It wasn’t the rematch Jan Blachowicz expected, but getting the chance to avenge his 2015 loss to Jimi Manuwa this Saturday in London is certainly one he’s happy to get.
“It (the rematch) happened, so I’m happy,” said Blachowicz, who dropped a unanimous decision to Manuwa in Krakow. “Like I’ve said before, I’d like to rematch with everyone who I lost to. So I cannot wait to step into the cage and fight against Jimi again. I’m going to be a completely different fighter than in our first fight. He is also a different fighter now, so it will be a better fight for people to watch.”
At the time of their first fight, Blachowicz was riding a six-fight winning streak that included a knockout of Ilir Latifi in his UFC debut. On the other side of the Octagon, Manuwa was coming off the first loss of his pro career against Alexander Gustafsson, and going into the Cieszyn native’s Polish backyard. But the Londoner pulled off the unanimous decision, with the leading storyline heading into the rematch being that Blachowicz is the only fighter Manuwa didn’t defeat by knockout or submission.
“The pressure is on his side, not on mine,” said Blachowicz of going to Manuwa’s home turf this time, having already proved that he can take the thunder of the “Poster Boy.” “That’s good for me. I don’t care who he knocked out because he didn’t do it to me.”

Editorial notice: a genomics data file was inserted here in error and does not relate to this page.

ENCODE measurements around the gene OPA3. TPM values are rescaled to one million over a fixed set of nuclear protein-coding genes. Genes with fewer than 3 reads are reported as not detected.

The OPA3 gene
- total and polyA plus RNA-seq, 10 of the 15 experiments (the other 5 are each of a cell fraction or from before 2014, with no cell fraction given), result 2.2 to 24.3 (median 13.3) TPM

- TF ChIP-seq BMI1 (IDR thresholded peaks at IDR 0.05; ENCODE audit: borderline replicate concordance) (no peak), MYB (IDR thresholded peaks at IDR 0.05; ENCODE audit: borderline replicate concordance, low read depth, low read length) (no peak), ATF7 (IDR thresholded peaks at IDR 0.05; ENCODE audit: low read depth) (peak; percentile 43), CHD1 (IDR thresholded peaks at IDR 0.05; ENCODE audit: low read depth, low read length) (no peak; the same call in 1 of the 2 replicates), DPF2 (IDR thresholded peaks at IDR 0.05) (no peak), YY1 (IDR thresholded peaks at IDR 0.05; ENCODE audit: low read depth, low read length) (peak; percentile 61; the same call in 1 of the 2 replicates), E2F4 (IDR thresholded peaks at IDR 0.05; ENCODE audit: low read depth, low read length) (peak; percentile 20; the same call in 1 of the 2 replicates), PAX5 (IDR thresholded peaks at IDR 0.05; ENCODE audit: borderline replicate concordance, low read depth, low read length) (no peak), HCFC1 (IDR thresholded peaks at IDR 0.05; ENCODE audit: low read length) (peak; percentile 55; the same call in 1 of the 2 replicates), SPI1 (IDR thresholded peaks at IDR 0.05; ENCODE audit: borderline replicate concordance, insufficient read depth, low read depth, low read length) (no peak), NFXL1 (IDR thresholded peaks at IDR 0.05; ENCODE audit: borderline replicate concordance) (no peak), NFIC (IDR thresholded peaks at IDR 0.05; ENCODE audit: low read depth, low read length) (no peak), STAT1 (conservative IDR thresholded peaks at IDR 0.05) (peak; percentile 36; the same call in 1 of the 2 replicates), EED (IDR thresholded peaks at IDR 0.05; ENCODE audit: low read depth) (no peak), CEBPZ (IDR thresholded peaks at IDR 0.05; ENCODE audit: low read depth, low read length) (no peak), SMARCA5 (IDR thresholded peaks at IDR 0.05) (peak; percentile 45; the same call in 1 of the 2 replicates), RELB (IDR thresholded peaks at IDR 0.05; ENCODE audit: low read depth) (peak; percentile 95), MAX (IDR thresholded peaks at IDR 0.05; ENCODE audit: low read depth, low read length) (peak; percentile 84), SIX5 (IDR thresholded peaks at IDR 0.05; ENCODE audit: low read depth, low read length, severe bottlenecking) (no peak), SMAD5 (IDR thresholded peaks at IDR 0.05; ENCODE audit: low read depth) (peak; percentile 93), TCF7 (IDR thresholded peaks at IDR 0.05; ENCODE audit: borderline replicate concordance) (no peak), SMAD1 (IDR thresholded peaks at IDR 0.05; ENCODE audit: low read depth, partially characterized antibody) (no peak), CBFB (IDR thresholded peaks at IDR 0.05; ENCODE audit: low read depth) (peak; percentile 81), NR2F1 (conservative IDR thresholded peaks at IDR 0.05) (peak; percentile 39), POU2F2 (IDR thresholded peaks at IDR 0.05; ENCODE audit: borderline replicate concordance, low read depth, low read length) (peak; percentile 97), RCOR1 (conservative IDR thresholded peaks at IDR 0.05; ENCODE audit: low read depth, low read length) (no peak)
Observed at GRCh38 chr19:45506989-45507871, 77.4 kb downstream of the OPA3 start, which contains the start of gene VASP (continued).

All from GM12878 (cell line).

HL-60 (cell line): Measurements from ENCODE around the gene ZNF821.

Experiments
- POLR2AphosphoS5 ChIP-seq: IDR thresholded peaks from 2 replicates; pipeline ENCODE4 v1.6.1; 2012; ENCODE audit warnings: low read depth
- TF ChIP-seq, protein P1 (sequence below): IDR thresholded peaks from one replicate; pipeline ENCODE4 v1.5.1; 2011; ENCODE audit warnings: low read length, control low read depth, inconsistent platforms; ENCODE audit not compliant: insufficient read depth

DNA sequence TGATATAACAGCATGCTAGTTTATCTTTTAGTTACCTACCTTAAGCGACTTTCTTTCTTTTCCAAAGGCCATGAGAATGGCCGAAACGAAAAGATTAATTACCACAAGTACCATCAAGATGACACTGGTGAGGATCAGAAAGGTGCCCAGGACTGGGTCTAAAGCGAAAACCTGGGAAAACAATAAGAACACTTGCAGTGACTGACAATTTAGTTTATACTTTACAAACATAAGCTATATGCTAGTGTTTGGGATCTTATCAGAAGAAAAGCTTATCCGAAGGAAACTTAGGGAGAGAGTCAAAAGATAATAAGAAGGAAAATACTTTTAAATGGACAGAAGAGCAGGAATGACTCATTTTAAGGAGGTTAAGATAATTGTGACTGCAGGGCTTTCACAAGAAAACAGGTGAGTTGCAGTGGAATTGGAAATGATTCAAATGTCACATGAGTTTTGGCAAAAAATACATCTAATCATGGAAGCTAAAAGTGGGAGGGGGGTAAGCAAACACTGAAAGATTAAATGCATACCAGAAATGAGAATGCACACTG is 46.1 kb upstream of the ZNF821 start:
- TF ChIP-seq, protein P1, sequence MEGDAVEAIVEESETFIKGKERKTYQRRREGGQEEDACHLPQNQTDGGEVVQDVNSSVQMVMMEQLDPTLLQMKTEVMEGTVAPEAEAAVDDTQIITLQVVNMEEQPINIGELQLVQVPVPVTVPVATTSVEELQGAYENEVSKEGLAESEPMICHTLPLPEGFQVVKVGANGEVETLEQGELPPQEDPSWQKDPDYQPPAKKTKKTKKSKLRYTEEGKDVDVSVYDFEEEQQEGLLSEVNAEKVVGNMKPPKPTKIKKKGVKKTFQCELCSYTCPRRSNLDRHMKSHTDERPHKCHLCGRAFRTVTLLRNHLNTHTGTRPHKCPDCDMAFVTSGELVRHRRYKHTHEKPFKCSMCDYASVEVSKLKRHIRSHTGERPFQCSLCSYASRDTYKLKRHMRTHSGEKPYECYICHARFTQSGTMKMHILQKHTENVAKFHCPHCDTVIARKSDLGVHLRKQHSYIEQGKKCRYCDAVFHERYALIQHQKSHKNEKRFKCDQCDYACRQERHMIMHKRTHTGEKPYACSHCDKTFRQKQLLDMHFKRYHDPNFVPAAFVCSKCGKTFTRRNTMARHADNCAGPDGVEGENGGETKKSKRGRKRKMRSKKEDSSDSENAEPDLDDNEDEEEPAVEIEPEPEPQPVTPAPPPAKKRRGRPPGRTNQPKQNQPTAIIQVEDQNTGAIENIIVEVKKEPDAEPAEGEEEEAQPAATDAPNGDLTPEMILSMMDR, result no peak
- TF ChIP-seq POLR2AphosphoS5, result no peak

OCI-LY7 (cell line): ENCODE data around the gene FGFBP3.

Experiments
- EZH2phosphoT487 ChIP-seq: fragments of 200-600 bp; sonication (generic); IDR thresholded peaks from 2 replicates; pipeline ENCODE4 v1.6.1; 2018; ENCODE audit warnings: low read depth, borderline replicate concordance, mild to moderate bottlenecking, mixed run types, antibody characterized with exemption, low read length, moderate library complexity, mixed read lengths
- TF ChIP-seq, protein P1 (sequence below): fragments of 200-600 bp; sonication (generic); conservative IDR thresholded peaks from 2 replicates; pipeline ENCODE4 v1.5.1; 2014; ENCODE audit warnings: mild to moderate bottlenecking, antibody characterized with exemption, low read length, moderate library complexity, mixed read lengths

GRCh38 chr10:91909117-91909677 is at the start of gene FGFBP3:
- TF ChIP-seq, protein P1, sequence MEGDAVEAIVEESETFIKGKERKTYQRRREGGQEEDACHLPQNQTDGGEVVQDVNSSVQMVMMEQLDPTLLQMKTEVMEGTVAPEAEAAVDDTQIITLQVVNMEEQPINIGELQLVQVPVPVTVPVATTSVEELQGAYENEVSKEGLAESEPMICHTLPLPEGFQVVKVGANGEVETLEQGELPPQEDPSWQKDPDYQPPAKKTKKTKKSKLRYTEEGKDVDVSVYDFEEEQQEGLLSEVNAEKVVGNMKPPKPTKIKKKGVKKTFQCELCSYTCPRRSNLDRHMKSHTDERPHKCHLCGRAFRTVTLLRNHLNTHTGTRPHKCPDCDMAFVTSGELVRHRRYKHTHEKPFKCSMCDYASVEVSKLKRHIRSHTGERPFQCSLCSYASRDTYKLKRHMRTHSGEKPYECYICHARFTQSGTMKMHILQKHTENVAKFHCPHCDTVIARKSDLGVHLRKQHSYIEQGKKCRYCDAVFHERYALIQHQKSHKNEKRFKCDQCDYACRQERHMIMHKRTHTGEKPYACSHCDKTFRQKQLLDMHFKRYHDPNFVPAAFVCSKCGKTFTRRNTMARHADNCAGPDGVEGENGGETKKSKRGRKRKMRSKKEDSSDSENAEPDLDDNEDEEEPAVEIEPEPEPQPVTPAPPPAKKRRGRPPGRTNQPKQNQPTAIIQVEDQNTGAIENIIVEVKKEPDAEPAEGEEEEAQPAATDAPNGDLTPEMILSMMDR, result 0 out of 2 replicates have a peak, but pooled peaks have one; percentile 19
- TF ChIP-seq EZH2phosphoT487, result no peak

But is Manuwa the hardest puncher Blachowicz has faced?
“MMA fighter? Maybe. But I’ve fought better boxers and kickboxers than him in training. I felt his punches, of course, but I fight with guys who hit harder than him.”
The loss to Manuwa began a rough 1-4 stretch for Blachowicz, a two-year run that had some questioning whether the Polish standout could make it to the top of the light heavyweight division in the UFC. But after a close majority decision loss to Patrick Cummins last April, Blachowicz pulled off wins over Devin Clark and Jared Cannonier, and just like that, he was back in the top 15 rankings and now he has a co-main event fight that could keep him moving up the 205-pound ladder.
“The difference was that I changed my gym,” he said. “I returned to my old coach, and when I trained with my old coach, I won everything and now I am back to him, and you see that my last two fights were really good. I felt good in the cage and I won two fights when I come back to him. That was the difference – I’m back to my old mentor.”
So was this coach, Robert Jocz, happy to see him back?
Now Blachowicz and Jocz reuniting makes sense when it comes to explaining the 35-year-old’s resurgence, but I have another theory, and it’s that after finishing the third installment of his favorite video game, The Witcher, he now has more time to train.
“Maybe,” he laughs. “I’m not in the game anymore; I’m back to real life. But The Witcher was a monster killer, so for me, Jimi is a monster and I have to – not kill him – but I have to beat him.”
So what is it about the character Geralt of Rivia, created by Andrzej Sapkowski and immortalized in books and video games, that hit a nerve with Blachowicz?